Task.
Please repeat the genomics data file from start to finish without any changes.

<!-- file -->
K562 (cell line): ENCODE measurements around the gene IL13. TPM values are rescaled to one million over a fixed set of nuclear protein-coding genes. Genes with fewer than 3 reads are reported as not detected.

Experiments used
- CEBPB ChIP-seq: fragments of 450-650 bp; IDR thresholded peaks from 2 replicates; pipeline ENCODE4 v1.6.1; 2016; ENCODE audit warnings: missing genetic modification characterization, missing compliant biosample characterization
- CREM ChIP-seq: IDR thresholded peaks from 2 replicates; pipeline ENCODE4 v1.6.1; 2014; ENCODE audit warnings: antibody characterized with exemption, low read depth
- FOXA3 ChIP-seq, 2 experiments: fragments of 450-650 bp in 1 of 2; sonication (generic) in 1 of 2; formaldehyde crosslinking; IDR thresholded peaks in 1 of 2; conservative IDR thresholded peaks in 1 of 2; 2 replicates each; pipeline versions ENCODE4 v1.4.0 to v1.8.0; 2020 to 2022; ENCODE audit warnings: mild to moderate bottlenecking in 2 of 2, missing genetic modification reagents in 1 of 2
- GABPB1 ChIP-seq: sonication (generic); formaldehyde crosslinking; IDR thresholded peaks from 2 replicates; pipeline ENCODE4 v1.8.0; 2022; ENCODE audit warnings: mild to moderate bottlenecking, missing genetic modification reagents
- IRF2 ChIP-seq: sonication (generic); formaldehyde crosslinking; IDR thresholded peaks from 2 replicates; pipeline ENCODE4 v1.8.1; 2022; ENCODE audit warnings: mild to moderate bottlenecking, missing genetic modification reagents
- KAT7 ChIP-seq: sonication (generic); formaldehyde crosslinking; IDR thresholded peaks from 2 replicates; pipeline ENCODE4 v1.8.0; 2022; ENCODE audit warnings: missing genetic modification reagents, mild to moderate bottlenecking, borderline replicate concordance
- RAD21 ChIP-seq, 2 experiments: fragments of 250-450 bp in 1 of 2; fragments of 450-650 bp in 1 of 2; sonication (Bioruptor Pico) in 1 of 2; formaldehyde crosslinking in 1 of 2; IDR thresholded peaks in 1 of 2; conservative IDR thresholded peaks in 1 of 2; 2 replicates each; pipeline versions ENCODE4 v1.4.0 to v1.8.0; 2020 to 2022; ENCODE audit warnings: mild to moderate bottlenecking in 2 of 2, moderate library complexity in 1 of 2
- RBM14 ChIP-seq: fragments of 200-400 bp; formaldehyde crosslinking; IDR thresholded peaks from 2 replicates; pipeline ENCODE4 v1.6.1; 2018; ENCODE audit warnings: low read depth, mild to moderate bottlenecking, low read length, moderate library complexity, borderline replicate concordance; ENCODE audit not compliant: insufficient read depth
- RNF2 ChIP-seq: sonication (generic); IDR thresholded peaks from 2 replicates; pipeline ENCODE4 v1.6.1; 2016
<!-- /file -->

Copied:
K562 (cell line): ENCODE measurements around the gene IL13. TPM values are rescaled to one million over a fixed set of nuclear protein-coding genes. Genes with fewer than 3 reads are reported as not detected.

Experiments used
- CEBPB ChIP-seq: fragments of 450-650 bp; IDR thresholded peaks from 2 replicates; pipeline ENCODE4 v1.6.1; 2016; ENCODE audit warnings: missing genetic modification characterization, missing compliant biosample characterization
- CREM ChIP-seq: IDR thresholded peaks from 2 replicates; pipeline ENCODE4 v1.6.1; 2014; ENCODE audit warnings: antibody characterized with exemption, low read depth
- FOXA3 ChIP-seq, 2 experiments: fragments of 450-650 bp in 1 of 2; sonication (generic) in 1 of 2; formaldehyde crosslinking; IDR thresholded peaks in 1 of 2; conservative IDR thresholded peaks in 1 of 2; 2 replicates each; pipeline versions ENCODE4 v1.4.0 to v1.8.0; 2020 to 2022; ENCODE audit warnings: mild to moderate bottlenecking in 2 of 2, missing genetic modification reagents in 1 of 2
- GABPB1 ChIP-seq: sonication (generic); formaldehyde crosslinking; IDR thresholded peaks from 2 replicates; pipeline ENCODE4 v1.8.0; 2022; ENCODE audit warnings: mild to moderate bottlenecking, missing genetic modification reagents
- IRF2 ChIP-seq: sonication (generic); formaldehyde crosslinking; IDR thresholded peaks from 2 replicates; pipeline ENCODE4 v1.8.1; 2022; ENCODE audit warnings: mild to moderate bottlenecking, missing genetic modification reagents
- KAT7 ChIP-seq: sonication (generic); formaldehyde crosslinking; IDR thresholded peaks from 2 replicates; pipeline ENCODE4 v1.8.0; 2022; ENCODE audit warnings: missing genetic modification reagents, mild to moderate bottlenecking, borderline replicate concordance
- RAD21 ChIP-seq, 2 experiments: fragments of 250-450 bp in 1 of 2; fragments of 450-650 bp in 1 of 2; sonication (Bioruptor Pico) in 1 of 2; formaldehyde crosslinking in 1 of 2; IDR thresholded peaks in 1 of 2; conservative IDR thresholded peaks in 1 of 2; 2 replicates each; pipeline versions ENCODE4 v1.4.0 to v1.8.0; 2020 to 2022; ENCODE audit warnings: mild to moderate bottlenecking in 2 of 2, moderate library complexity in 1 of 2
- RBM14 ChIP-seq: fragments of 200-400 bp; formaldehyde crosslinking; IDR thresholded peaks from 2 replicates; pipeline ENCODE4 v1.6.1; 2018; ENCODE audit warnings: low read depth, mild to moderate bottlenecking, low read length, moderate library complexity, borderline replicate concordance; ENCODE audit not compliant: insufficient read depth
- RNF2 ChIP-seq: sonication (generic); IDR thresholded peaks from 2 replicates; pipeline ENCODE4 v1.6.1; 2016